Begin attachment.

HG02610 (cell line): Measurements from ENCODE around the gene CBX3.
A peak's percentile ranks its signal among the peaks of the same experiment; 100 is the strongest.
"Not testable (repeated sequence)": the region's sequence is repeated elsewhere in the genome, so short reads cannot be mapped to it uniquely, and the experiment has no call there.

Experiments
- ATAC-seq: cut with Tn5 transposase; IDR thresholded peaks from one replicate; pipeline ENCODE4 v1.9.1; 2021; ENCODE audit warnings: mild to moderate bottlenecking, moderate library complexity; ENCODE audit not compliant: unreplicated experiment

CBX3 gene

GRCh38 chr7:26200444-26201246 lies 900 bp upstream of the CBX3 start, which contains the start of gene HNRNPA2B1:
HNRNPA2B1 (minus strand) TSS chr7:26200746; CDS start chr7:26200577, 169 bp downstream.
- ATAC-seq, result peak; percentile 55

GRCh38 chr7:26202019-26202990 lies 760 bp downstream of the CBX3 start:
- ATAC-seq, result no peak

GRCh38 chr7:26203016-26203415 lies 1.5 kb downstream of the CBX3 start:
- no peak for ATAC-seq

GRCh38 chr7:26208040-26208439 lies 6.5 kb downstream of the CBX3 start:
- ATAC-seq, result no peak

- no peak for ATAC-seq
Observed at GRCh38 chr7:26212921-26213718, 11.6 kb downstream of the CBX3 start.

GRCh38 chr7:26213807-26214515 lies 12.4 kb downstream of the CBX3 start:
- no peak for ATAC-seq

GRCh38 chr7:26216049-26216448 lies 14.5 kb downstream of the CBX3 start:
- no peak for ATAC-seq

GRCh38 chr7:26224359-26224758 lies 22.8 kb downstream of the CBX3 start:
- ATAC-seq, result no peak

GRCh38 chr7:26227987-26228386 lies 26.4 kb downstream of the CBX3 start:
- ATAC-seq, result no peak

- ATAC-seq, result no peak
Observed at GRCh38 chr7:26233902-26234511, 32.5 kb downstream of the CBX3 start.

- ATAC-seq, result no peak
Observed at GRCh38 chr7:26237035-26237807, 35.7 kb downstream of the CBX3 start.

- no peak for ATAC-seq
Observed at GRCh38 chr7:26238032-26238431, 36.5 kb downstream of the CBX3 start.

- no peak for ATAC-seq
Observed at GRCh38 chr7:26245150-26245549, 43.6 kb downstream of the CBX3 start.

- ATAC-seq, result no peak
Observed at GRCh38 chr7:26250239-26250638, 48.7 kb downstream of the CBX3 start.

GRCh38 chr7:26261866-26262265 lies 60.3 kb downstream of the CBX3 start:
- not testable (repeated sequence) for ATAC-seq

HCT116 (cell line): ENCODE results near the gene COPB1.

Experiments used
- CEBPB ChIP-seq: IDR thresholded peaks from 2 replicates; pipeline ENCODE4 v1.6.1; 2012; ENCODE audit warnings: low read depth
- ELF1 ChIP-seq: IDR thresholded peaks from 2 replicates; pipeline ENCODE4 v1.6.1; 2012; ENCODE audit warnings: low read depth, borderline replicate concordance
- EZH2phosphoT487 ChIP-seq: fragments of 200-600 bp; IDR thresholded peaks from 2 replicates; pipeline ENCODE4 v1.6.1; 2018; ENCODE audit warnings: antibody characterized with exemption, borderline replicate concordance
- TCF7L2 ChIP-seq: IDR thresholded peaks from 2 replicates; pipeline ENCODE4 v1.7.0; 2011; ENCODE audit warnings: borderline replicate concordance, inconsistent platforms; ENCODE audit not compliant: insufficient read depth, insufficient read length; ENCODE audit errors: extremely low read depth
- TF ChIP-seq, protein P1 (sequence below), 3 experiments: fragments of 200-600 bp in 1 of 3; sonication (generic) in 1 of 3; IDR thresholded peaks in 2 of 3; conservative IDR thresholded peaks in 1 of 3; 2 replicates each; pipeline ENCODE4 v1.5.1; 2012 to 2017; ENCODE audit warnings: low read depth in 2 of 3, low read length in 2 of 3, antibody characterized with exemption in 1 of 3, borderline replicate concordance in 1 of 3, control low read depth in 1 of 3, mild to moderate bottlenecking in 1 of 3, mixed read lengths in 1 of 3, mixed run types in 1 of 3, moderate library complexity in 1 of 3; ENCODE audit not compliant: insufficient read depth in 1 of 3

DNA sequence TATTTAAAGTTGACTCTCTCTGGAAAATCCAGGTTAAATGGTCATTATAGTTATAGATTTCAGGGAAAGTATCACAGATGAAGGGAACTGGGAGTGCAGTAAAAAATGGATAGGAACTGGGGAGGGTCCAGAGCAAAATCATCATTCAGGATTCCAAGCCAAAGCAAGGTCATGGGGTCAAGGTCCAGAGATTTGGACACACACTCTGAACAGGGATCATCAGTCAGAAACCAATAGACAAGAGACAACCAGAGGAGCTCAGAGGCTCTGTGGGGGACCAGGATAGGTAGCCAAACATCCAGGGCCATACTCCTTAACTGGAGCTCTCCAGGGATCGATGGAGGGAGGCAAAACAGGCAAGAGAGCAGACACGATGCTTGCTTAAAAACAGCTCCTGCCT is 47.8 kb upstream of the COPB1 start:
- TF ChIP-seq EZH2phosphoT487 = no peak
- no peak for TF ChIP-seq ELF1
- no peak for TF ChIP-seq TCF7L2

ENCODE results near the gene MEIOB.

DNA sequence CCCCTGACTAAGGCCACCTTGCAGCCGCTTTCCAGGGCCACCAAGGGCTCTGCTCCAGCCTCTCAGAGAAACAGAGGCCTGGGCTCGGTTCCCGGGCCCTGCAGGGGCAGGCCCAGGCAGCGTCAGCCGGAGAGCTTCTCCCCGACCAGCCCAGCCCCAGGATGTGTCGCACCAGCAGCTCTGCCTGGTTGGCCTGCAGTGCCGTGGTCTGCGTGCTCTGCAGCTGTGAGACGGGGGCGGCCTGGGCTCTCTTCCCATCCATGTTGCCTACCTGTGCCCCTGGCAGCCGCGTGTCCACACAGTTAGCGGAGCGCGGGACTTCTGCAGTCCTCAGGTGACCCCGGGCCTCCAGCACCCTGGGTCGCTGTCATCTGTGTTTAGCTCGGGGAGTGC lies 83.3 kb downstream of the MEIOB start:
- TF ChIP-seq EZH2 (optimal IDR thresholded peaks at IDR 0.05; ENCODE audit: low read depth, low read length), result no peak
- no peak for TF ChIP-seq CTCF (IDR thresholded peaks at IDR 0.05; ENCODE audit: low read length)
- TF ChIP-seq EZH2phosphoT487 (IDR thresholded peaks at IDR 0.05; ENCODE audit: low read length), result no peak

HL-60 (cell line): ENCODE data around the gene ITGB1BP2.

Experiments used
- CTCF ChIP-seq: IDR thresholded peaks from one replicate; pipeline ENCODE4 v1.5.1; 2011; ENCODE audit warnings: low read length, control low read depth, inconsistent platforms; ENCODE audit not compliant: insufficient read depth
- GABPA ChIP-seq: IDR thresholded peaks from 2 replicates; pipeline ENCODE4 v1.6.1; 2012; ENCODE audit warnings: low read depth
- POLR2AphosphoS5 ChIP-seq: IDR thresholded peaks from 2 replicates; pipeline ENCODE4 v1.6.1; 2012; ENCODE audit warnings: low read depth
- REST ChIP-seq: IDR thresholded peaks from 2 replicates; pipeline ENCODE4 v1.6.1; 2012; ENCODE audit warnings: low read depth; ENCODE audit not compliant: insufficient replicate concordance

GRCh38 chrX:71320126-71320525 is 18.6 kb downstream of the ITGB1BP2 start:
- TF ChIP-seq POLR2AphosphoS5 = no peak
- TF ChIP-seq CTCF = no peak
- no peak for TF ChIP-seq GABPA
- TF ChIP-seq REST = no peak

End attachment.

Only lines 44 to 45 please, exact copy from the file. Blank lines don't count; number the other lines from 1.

- TF ChIP-seq, protein P1 (sequence below), 3 experiments: fragments of 200-600 bp in 1 of 3; sonication (generic) in 1 of 3; IDR thresholded peaks in 2 of 3; conservative IDR thresholded peaks in 1 of 3; 2 replicates each; pipeline ENCODE4 v1.5.1; 2012 to 2017; ENCODE audit warnings: low read depth in 2 of 3, low read length in 2 of 3, antibody characterized with exemption in 1 of 3, borderline replicate concordance in 1 of 3, control low read depth in 1 of 3, mild to moderate bottlenecking in 1 of 3, mixed read lengths in 1 of 3, mixed run types in 1 of 3, moderate library complexity in 1 of 3; ENCODE audit not compliant: insufficient read depth in 1 of 3

DNA sequence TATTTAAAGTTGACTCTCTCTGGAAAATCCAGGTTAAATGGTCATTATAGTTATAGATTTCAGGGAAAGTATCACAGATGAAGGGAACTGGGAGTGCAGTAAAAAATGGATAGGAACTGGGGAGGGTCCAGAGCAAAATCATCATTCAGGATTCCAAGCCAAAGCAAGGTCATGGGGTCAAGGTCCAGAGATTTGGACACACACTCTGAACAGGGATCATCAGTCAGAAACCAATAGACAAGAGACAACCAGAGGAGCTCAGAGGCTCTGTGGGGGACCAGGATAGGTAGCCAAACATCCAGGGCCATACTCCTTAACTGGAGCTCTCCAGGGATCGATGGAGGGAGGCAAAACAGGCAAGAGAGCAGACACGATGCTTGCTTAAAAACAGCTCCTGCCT is 47.8 kb upstream of the COPB1 start: